Hawaii News

Elevated unrest continues in summit region of Big Island’s Kīlauea volcano

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Kīlauea is not erupting; however, the summit of the Big Island volcano continues to exhibit signs of elevated unrest.

Hawaiian Volcano Observatory staff recently installed a new webcam on the down-dropped block within Kīlauea caldera and east rim of Halema‘uma‘u crater. The new camera provides a low-angle westward view of the Halema‘uma‘u crater floor. (U.S. Geological Survey photo by M. Zoeller)

According to the Hawaiian Volcano Observatory as of shortly after 8:30 a.m. this morning, elevated seismic activity continues in an area south of the summit caldera. Steady rates of earthquakes have persisted in the area since Aug. 22, with no notable swarms in the past day.

Most of these earthquakes have occurred at depths of 1 to 2 miles below the surface, lacking upward migration.

Following a three-day period of inflation, summit tiltmeters began tracking steady deflation at about 8 a.m. the morning of Sept. 1, which continues today. Since the end of the last eruption in June, the general trend has been slow, long-term summit inflation.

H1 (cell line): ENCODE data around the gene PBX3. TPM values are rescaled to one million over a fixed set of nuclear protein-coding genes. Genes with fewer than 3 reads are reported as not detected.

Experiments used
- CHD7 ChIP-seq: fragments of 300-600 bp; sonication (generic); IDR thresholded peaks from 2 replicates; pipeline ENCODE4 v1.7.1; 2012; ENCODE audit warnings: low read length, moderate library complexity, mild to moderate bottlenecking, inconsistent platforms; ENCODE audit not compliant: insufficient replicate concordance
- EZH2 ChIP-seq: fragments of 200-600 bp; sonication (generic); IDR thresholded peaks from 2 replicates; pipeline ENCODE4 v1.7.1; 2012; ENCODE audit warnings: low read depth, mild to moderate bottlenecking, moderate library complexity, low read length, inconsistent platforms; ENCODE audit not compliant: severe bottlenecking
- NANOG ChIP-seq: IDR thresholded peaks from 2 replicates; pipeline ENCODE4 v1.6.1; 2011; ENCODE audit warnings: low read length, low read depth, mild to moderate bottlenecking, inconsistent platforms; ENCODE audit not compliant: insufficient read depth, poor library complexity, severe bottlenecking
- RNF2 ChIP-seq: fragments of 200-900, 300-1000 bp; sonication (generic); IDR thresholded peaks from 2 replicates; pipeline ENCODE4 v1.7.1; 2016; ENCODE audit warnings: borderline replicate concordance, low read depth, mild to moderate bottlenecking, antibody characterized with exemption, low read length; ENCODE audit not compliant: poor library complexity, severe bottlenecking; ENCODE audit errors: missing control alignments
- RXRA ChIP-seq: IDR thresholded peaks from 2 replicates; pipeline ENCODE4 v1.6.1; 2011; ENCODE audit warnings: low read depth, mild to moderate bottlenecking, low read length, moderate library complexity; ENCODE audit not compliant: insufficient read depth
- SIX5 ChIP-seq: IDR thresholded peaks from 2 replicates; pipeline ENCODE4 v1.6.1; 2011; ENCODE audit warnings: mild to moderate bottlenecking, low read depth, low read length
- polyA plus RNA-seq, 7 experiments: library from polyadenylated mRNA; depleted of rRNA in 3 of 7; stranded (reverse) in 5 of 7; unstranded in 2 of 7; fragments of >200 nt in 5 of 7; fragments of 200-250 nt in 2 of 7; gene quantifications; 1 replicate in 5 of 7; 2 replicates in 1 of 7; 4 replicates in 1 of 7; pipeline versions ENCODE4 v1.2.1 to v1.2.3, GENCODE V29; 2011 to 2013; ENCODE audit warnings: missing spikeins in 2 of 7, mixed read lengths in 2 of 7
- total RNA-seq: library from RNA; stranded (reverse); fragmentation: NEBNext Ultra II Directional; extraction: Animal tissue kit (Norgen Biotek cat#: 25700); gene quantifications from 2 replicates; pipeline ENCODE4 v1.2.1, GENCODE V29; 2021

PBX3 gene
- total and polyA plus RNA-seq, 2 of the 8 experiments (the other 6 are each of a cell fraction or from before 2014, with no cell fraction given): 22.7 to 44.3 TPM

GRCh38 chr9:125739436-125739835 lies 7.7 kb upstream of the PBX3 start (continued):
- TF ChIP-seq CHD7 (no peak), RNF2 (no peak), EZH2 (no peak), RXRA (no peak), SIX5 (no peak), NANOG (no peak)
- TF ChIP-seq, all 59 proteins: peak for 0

The seismic and tilt data indicate that Kīlauea’s summit is becoming increasingly pressurized. Similar episodes of earthquake and ground deformation happened prior to the December 2020 and September 2021 eruptions.

The unrest is currently confined within Kīlauea’s summit region and — if it continues — could escalate to an eruption in the coming days, weeks or months.

The activity could also decrease because of intrusion of magma underground or other changes, resulting in no eruption. Furthermore, levels of activity are expected to rise and fall during this period of unrest.


Kīlauea’s volcano alert level remains at Advisory.

Sulfur dioxide (SO2) emissions from the summit remain low. No active lava has been observed since June 19 in Halemaʻumaʻu crater. A live-stream of the inactive western lava lake area is available on YouTube.

No unusual activity has been noted along the volcano’s East Rift Zone or Southwest Rift Zone.


For discussion of current Kīlauea hazards, click here. Visit the Hawaiʻi Volcanoes National Park website for visitor information.

The Hawaiian Volcano Observatory continues to closely monitor Kīlauea volcano.

A magnitude-2.6 earthquake about 5.6 miles east-northeast of Pāhala in the southern section of the Big Island at a depth of about 20 miles was also reported just before 11 a.m. Saturday. There were no felt reports as of just before 3 p.m. today.

Scientists recently deployed a handful of temporary GPS instruments at established benchmarks in Kīlauea’s south caldera region to better measure ground deformation during the ongoing unrest there. (U.S. Geological Survey photo by A. Ellis)

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